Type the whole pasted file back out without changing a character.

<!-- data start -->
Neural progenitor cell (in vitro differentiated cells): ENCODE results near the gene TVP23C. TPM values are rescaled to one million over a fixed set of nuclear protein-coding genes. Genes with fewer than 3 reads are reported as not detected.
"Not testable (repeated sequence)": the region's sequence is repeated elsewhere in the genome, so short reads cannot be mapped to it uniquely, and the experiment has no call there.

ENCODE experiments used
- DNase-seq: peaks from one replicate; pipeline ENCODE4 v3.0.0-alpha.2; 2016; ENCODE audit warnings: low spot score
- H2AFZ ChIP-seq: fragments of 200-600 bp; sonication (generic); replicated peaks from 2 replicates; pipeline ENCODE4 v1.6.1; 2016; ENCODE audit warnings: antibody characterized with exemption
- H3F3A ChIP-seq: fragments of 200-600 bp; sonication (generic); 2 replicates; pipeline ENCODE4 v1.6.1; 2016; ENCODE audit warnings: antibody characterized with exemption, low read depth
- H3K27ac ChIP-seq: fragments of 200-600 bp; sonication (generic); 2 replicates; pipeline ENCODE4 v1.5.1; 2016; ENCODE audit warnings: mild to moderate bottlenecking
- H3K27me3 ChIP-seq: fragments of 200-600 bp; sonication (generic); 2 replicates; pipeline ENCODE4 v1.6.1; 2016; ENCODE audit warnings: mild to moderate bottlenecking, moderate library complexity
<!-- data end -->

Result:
Neural progenitor cell (in vitro differentiated cells): ENCODE results near the gene TVP23C. TPM values are rescaled to one million over a fixed set of nuclear protein-coding genes. Genes with fewer than 3 reads are reported as not detected.
"Not testable (repeated sequence)": the region's sequence is repeated elsewhere in the genome, so short reads cannot be mapped to it uniquely, and the experiment has no call there.

ENCODE experiments used
- DNase-seq: peaks from one replicate; pipeline ENCODE4 v3.0.0-alpha.2; 2016; ENCODE audit warnings: low spot score
- H2AFZ ChIP-seq: fragments of 200-600 bp; sonication (generic); replicated peaks from 2 replicates; pipeline ENCODE4 v1.6.1; 2016; ENCODE audit warnings: antibody characterized with exemption
- H3F3A ChIP-seq: fragments of 200-600 bp; sonication (generic); 2 replicates; pipeline ENCODE4 v1.6.1; 2016; ENCODE audit warnings: antibody characterized with exemption, low read depth
- H3K27ac ChIP-seq: fragments of 200-600 bp; sonication (generic); 2 replicates; pipeline ENCODE4 v1.5.1; 2016; ENCODE audit warnings: mild to moderate bottlenecking
- H3K27me3 ChIP-seq: fragments of 200-600 bp; sonication (generic); 2 replicates; pipeline ENCODE4 v1.6.1; 2016; ENCODE audit warnings: mild to moderate bottlenecking, moderate library complexity